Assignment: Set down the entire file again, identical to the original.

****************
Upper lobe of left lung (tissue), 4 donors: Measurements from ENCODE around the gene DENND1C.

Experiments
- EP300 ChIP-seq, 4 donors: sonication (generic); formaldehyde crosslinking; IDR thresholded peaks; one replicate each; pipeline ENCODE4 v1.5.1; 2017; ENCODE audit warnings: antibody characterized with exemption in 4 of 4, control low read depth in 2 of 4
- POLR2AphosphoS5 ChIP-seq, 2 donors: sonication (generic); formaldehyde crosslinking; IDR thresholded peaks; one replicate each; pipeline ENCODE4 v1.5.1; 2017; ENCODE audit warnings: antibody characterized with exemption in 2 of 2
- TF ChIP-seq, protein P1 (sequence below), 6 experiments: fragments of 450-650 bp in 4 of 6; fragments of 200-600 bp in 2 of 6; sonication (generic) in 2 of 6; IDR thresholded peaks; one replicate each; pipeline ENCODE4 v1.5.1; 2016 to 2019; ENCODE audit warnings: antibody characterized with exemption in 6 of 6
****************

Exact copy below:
Upper lobe of left lung (tissue), 4 donors: Measurements from ENCODE around the gene DENND1C.

Experiments
- EP300 ChIP-seq, 4 donors: sonication (generic); formaldehyde crosslinking; IDR thresholded peaks; one replicate each; pipeline ENCODE4 v1.5.1; 2017; ENCODE audit warnings: antibody characterized with exemption in 4 of 4, control low read depth in 2 of 4
- POLR2AphosphoS5 ChIP-seq, 2 donors: sonication (generic); formaldehyde crosslinking; IDR thresholded peaks; one replicate each; pipeline ENCODE4 v1.5.1; 2017; ENCODE audit warnings: antibody characterized with exemption in 2 of 2
- TF ChIP-seq, protein P1 (sequence below), 6 experiments: fragments of 450-650 bp in 4 of 6; fragments of 200-600 bp in 2 of 6; sonication (generic) in 2 of 6; IDR thresholded peaks; one replicate each; pipeline ENCODE4 v1.5.1; 2016 to 2019; ENCODE audit warnings: antibody characterized with exemption in 6 of 6